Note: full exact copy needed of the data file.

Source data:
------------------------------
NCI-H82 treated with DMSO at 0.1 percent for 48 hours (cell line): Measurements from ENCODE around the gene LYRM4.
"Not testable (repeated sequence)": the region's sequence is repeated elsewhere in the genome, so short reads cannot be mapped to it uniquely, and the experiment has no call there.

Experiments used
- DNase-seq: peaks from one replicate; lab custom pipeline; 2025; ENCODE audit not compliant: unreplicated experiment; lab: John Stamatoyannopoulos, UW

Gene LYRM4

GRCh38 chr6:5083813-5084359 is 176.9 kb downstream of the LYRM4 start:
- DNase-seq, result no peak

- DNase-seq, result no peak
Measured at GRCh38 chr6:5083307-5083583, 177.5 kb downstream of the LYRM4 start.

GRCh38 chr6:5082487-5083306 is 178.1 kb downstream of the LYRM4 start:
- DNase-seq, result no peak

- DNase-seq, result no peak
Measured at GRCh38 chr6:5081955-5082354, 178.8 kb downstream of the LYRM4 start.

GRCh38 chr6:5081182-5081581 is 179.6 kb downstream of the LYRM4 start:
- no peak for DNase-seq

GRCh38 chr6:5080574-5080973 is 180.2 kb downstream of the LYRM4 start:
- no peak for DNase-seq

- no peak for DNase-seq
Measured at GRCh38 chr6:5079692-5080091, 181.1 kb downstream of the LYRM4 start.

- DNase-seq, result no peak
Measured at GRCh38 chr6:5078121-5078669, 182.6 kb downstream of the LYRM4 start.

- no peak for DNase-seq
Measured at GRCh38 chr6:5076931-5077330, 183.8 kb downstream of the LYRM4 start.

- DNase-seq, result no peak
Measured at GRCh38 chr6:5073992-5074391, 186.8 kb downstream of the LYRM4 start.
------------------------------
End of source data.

NCI-H82 treated with DMSO at 0.1 percent for 48 hours (cell line): Measurements from ENCODE around the gene LYRM4.
"Not testable (repeated sequence)": the region's sequence is repeated elsewhere in the genome, so short reads cannot be mapped to it uniquely, and the experiment has no call there.

Experiments used
- DNase-seq: peaks from one replicate; lab custom pipeline; 2025; ENCODE audit not compliant: unreplicated experiment; lab: John Stamatoyannopoulos, UW

Gene LYRM4

GRCh38 chr6:5083813-5084359 is 176.9 kb downstream of the LYRM4 start:
- DNase-seq, result no peak

- DNase-seq, result no peak
Measured at GRCh38 chr6:5083307-5083583, 177.5 kb downstream of the LYRM4 start.

GRCh38 chr6:5082487-5083306 is 178.1 kb downstream of the LYRM4 start:
- DNase-seq, result no peak

- DNase-seq, result no peak
Measured at GRCh38 chr6:5081955-5082354, 178.8 kb downstream of the LYRM4 start.

GRCh38 chr6:5081182-5081581 is 179.6 kb downstream of the LYRM4 start:
- no peak for DNase-seq

GRCh38 chr6:5080574-5080973 is 180.2 kb downstream of the LYRM4 start:
- no peak for DNase-seq

- no peak for DNase-seq
Measured at GRCh38 chr6:5079692-5080091, 181.1 kb downstream of the LYRM4 start.

- DNase-seq, result no peak
Measured at GRCh38 chr6:5078121-5078669, 182.6 kb downstream of the LYRM4 start.

- no peak for DNase-seq
Measured at GRCh38 chr6:5076931-5077330, 183.8 kb downstream of the LYRM4 start.

- DNase-seq, result no peak
Measured at GRCh38 chr6:5073992-5074391, 186.8 kb downstream of the LYRM4 start.